In the face of the inevitability of environmental and societal challenges, it has become imperative to accelerate the discovery of new, more efficient materials. In transportation and energy, for example, innovative metal alloys have been widely studied. But the chemical diversity and number of possible combinations of polymetallic materials makes modeling seem like an essential tool for identifying promising combinations in a very short time.
Example ? The wonderful world of high-entropy alloys, those materials that combine at least five different metallic elements in equal proportions. For certain combinations, we get high-entropy alloys, solid solutions with unique properties of mechanical strength, hardness, and heat resistance… But in the face of an enormous array of possibilities, how do we find the combinations that are conducive to a high-entropy alloy?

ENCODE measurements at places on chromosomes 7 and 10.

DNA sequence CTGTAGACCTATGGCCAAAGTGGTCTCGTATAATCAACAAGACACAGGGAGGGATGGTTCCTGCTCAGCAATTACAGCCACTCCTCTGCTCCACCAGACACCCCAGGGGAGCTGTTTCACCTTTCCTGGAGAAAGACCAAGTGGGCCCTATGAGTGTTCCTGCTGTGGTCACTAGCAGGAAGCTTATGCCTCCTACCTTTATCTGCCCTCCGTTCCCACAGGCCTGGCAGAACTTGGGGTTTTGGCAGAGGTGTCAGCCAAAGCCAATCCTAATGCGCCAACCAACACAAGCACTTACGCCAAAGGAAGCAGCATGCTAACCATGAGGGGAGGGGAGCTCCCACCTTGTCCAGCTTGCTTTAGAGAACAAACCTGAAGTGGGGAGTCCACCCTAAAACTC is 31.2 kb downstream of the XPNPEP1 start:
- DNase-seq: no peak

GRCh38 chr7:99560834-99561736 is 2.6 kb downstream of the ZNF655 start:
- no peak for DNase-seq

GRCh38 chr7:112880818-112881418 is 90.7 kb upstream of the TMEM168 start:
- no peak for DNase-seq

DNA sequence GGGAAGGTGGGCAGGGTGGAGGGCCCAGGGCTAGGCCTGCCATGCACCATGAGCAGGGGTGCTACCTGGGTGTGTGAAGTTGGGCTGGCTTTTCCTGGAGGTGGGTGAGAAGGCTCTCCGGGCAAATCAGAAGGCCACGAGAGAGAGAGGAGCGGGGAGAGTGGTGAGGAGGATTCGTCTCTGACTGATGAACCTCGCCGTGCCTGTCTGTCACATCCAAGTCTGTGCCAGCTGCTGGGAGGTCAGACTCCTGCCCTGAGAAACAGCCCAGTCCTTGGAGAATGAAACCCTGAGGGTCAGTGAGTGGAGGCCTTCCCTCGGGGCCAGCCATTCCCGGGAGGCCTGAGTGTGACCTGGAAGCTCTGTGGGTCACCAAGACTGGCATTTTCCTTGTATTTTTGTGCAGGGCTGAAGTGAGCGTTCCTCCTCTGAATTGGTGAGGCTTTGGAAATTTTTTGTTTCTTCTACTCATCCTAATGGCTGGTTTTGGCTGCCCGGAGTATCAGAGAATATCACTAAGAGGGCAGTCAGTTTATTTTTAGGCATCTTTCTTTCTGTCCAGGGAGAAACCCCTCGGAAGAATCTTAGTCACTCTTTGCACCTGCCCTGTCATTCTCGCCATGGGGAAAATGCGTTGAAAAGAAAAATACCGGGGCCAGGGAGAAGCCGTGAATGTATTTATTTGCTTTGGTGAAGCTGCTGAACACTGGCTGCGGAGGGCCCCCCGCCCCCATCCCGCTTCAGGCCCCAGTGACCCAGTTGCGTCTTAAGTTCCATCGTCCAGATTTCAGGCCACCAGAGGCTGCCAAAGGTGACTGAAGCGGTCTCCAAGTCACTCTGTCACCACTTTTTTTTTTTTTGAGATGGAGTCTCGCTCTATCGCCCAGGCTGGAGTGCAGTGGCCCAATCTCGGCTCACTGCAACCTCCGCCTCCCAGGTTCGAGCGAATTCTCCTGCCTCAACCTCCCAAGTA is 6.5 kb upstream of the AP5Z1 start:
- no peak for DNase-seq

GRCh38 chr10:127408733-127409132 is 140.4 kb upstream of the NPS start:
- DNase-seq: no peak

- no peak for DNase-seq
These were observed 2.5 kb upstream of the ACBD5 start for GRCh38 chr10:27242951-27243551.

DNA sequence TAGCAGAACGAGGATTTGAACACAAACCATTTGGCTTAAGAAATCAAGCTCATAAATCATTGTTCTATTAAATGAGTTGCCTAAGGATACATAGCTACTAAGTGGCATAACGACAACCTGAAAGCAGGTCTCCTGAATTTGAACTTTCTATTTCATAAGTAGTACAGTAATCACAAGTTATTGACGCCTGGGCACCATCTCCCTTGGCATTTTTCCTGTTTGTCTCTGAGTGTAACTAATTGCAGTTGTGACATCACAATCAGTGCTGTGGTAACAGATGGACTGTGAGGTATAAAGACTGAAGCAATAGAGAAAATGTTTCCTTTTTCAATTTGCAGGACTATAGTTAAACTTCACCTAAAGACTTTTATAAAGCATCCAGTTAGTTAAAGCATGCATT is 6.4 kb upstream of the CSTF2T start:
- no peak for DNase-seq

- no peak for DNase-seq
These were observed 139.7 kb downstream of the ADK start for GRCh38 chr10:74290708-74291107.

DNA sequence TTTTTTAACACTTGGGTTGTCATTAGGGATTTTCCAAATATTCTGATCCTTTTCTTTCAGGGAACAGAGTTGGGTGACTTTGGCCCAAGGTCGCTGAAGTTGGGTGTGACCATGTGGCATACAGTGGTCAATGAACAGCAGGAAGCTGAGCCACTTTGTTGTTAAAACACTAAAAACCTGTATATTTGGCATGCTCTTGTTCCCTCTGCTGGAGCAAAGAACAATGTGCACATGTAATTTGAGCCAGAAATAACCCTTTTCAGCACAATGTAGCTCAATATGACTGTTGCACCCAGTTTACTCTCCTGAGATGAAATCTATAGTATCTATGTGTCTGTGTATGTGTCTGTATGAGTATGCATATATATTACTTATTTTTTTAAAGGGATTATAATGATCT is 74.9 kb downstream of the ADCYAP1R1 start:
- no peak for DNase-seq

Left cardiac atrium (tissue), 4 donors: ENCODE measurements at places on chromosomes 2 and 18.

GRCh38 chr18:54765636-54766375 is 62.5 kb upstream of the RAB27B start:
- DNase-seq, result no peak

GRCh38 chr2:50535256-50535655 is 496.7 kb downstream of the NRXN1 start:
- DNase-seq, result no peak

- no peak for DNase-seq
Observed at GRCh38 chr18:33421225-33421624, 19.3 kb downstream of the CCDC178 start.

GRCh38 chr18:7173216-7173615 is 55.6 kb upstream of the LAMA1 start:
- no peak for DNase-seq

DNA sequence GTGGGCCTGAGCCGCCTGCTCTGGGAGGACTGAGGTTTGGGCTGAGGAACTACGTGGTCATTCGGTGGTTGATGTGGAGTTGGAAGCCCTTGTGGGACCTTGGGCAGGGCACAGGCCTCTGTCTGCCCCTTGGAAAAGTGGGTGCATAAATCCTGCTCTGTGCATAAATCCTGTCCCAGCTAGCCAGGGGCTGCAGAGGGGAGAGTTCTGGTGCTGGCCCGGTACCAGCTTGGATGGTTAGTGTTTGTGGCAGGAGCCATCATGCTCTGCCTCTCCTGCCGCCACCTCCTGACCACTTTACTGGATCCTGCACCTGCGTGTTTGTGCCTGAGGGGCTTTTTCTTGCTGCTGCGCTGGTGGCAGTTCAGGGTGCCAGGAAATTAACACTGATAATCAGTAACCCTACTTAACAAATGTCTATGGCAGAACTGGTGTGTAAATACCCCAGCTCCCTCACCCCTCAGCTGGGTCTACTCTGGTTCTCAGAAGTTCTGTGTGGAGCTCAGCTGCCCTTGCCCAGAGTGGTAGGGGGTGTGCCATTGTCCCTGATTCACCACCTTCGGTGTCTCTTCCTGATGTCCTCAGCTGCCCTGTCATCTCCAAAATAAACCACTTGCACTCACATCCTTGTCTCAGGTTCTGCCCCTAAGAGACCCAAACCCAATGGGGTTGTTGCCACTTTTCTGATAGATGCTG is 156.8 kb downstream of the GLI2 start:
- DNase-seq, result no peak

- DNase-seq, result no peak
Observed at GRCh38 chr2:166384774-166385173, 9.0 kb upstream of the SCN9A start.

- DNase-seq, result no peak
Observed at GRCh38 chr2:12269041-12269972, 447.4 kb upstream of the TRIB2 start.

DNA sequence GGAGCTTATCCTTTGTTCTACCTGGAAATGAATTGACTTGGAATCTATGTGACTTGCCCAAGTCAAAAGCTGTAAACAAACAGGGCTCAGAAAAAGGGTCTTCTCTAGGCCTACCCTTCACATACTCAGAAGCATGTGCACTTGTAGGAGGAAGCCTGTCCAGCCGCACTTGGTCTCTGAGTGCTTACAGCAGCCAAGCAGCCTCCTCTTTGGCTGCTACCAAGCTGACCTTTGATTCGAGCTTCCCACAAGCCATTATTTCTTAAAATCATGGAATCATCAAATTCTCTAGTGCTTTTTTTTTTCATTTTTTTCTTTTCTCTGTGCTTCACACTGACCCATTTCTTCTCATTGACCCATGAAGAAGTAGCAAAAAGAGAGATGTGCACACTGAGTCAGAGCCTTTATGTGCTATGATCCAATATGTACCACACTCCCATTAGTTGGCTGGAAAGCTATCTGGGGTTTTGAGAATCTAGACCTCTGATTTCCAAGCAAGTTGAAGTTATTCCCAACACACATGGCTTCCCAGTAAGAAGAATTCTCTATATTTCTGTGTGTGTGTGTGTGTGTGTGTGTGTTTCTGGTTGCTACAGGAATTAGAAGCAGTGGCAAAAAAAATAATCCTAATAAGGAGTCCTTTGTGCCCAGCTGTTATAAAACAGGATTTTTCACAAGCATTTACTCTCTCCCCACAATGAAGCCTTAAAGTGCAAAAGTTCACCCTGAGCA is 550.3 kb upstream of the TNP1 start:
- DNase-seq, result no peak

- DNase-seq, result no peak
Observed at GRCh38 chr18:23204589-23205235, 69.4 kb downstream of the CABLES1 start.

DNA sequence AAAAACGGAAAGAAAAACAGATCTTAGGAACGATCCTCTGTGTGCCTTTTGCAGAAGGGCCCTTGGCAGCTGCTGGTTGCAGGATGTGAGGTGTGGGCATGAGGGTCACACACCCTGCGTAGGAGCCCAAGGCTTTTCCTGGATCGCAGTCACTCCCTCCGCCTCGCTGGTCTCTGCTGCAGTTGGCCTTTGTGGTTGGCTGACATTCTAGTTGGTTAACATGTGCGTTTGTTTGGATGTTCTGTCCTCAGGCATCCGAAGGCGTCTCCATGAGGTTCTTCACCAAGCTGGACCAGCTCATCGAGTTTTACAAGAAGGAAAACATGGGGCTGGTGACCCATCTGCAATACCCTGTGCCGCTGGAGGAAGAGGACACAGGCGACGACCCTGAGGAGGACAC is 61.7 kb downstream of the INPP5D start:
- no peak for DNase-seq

Scientists from Université Catholique de Louvain in Belgium, Dartmouth College in the US and the Institute of Condensed Matter Chemistry in Purdue (CNRS/Purdue University/Purdue INP) have carried out extensive hypothetical exploration of these alloys. In a study published in Nature CommunicationsThis international team examined more than 658,000 primary groups to map this little-known region. By highlighting the key roles of the thermodynamic quantities of these alloys, that is, enthalpy, entropy, intermetallic stability and melting point, they were able to identify all combinations that lead to new high-entropy alloys. Then they pooled a few to test their predictions. From computational data to the bench, this is the new era of AI-powered materials computing and materials science which is also the subject of the Equipment and Exploration Research Priority Program (PEPR) diadem Launched in May 2022.
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